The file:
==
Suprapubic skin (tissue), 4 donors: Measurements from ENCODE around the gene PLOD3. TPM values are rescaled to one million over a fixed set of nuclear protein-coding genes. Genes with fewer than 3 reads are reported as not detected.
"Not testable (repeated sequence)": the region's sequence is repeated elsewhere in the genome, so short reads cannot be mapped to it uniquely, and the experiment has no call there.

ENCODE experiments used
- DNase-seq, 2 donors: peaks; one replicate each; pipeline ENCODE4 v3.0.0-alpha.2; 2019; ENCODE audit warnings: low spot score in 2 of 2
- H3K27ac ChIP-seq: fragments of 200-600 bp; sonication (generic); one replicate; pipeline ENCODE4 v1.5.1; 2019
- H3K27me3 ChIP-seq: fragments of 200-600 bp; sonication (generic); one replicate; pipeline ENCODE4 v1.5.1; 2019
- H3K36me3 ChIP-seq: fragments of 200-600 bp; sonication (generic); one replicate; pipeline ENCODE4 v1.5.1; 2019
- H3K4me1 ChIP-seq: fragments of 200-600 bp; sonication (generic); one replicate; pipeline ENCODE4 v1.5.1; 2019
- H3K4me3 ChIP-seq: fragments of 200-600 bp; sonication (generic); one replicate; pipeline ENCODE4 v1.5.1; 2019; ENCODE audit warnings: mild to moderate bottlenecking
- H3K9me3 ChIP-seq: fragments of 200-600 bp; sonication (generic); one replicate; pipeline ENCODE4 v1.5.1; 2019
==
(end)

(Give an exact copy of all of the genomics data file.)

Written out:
Suprapubic skin (tissue), 4 donors: Measurements from ENCODE around the gene PLOD3. TPM values are rescaled to one million over a fixed set of nuclear protein-coding genes. Genes with fewer than 3 reads are reported as not detected.
"Not testable (repeated sequence)": the region's sequence is repeated elsewhere in the genome, so short reads cannot be mapped to it uniquely, and the experiment has no call there.

ENCODE experiments used
- DNase-seq, 2 donors: peaks; one replicate each; pipeline ENCODE4 v3.0.0-alpha.2; 2019; ENCODE audit warnings: low spot score in 2 of 2
- H3K27ac ChIP-seq: fragments of 200-600 bp; sonication (generic); one replicate; pipeline ENCODE4 v1.5.1; 2019
- H3K27me3 ChIP-seq: fragments of 200-600 bp; sonication (generic); one replicate; pipeline ENCODE4 v1.5.1; 2019
- H3K36me3 ChIP-seq: fragments of 200-600 bp; sonication (generic); one replicate; pipeline ENCODE4 v1.5.1; 2019
- H3K4me1 ChIP-seq: fragments of 200-600 bp; sonication (generic); one replicate; pipeline ENCODE4 v1.5.1; 2019
- H3K4me3 ChIP-seq: fragments of 200-600 bp; sonication (generic); one replicate; pipeline ENCODE4 v1.5.1; 2019; ENCODE audit warnings: mild to moderate bottlenecking
- H3K9me3 ChIP-seq: fragments of 200-600 bp; sonication (generic); one replicate; pipeline ENCODE4 v1.5.1; 2019